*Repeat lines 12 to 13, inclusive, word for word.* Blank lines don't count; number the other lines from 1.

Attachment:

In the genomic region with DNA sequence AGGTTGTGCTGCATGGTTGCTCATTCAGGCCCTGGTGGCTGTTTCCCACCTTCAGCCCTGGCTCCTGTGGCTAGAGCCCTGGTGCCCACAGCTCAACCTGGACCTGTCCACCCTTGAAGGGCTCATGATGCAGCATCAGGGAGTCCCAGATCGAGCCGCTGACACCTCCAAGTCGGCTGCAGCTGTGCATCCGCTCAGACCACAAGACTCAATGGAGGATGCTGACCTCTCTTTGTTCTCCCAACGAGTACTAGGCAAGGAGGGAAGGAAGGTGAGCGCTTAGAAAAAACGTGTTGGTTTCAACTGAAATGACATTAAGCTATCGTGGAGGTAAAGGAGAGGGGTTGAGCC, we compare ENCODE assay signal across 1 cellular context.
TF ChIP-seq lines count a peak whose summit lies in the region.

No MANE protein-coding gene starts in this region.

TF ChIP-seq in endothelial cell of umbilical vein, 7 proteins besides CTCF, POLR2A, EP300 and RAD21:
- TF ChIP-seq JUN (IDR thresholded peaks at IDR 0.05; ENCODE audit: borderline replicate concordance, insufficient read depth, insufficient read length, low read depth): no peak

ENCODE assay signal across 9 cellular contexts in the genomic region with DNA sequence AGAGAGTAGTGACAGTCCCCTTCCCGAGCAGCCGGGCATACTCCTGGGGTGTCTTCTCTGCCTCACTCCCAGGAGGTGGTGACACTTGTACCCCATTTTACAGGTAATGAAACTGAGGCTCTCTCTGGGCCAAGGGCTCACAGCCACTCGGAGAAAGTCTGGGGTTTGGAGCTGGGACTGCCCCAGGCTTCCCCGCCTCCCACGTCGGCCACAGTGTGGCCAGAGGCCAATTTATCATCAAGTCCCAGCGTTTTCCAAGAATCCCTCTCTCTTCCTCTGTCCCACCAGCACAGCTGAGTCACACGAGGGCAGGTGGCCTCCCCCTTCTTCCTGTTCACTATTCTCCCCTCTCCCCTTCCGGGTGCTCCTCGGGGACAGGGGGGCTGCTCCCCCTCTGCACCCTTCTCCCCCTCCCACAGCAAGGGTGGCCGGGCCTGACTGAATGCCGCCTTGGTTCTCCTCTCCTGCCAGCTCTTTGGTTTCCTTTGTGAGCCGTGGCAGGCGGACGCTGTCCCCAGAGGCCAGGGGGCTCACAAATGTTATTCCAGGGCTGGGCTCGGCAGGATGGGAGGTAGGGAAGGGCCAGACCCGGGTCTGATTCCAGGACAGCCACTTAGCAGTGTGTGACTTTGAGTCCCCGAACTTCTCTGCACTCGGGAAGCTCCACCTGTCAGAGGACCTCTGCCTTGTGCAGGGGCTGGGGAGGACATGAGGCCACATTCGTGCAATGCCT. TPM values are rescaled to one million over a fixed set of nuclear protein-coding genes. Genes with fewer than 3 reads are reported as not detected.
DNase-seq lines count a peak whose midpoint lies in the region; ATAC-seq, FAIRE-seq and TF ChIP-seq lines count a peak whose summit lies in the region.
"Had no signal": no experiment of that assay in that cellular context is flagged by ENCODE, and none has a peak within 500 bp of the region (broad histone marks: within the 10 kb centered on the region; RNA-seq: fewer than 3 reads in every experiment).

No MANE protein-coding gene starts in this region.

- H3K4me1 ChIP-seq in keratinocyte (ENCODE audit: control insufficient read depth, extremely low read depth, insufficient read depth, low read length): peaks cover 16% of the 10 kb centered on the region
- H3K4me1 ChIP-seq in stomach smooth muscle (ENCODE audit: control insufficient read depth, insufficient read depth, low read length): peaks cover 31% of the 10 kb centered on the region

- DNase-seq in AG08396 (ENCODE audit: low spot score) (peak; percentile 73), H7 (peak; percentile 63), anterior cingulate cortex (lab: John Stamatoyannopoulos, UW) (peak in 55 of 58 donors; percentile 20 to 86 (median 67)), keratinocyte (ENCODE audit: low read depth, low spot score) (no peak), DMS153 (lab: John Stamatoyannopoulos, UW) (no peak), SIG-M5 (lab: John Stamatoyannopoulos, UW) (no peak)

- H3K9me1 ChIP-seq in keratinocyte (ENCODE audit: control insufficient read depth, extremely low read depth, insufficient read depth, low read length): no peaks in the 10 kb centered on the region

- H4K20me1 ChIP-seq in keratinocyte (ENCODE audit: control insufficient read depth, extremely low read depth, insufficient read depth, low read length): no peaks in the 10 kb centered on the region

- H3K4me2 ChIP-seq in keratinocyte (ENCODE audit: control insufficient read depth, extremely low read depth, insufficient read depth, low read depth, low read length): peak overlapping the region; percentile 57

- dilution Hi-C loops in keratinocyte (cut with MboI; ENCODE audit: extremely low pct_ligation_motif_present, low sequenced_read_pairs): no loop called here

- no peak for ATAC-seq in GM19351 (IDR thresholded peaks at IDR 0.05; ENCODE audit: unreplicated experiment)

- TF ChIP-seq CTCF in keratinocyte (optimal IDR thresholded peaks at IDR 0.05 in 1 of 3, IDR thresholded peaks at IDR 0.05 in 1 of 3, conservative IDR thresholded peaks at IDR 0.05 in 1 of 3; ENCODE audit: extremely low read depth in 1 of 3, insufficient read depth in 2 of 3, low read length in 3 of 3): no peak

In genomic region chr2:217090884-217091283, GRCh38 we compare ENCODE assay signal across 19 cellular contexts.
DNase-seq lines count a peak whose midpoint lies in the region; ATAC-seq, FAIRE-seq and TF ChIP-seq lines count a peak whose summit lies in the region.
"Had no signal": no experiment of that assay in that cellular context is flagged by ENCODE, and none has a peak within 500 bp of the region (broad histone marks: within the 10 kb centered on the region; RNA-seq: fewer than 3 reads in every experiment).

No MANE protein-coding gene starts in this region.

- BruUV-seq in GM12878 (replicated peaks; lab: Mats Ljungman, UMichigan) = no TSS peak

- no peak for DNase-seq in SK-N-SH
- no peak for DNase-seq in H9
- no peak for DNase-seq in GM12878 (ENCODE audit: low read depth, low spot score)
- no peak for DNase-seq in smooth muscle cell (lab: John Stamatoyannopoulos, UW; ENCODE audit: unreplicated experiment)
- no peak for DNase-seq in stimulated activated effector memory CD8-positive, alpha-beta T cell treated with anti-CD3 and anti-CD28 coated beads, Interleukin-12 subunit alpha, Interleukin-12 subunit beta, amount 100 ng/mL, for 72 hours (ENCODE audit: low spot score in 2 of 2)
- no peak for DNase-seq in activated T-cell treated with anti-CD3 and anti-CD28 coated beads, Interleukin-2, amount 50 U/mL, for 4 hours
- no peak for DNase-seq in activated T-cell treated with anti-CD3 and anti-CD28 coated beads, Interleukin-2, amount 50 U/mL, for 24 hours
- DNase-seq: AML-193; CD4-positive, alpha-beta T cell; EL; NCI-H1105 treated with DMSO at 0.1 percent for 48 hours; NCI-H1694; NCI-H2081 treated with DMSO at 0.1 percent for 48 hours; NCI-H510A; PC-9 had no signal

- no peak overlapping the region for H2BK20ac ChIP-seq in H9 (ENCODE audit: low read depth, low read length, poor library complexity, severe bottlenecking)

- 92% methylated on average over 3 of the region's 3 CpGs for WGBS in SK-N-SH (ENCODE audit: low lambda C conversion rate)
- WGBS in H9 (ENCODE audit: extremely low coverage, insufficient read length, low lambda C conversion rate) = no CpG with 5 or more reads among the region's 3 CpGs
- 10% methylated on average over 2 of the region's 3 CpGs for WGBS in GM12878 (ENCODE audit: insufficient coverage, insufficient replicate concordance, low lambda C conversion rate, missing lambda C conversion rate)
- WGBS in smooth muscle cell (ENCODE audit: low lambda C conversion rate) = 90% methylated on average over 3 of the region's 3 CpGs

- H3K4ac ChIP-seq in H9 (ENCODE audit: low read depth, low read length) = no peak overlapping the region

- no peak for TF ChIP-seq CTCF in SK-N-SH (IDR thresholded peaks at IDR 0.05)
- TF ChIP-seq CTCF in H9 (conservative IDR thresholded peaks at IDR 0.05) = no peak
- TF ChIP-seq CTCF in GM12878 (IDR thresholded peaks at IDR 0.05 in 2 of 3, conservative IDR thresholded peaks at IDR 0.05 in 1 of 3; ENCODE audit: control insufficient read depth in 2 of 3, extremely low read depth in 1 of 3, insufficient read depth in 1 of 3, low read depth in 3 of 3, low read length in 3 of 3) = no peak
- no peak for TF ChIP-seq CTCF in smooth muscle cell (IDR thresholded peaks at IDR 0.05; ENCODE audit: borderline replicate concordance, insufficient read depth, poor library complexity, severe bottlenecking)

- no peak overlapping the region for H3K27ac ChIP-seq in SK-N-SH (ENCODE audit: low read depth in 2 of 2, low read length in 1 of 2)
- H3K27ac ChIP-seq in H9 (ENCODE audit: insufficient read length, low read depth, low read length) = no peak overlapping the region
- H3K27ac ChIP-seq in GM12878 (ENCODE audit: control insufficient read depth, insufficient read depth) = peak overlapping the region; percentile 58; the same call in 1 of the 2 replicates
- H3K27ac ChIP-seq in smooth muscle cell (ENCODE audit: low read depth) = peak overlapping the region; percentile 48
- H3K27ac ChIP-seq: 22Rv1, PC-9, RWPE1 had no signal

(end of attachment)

- DNase-seq in AG08396 (ENCODE audit: low spot score) (peak; percentile 73), H7 (peak; percentile 63), anterior cingulate cortex (lab: John Stamatoyannopoulos, UW) (peak in 55 of 58 donors; percentile 20 to 86 (median 67)), keratinocyte (ENCODE audit: low read depth, low spot score) (no peak), DMS153 (lab: John Stamatoyannopoulos, UW) (no peak), SIG-M5 (lab: John Stamatoyannopoulos, UW) (no peak)

- H3K9me1 ChIP-seq in keratinocyte (ENCODE audit: control insufficient read depth, extremely low read depth, insufficient read depth, low read length): no peaks in the 10 kb centered on the region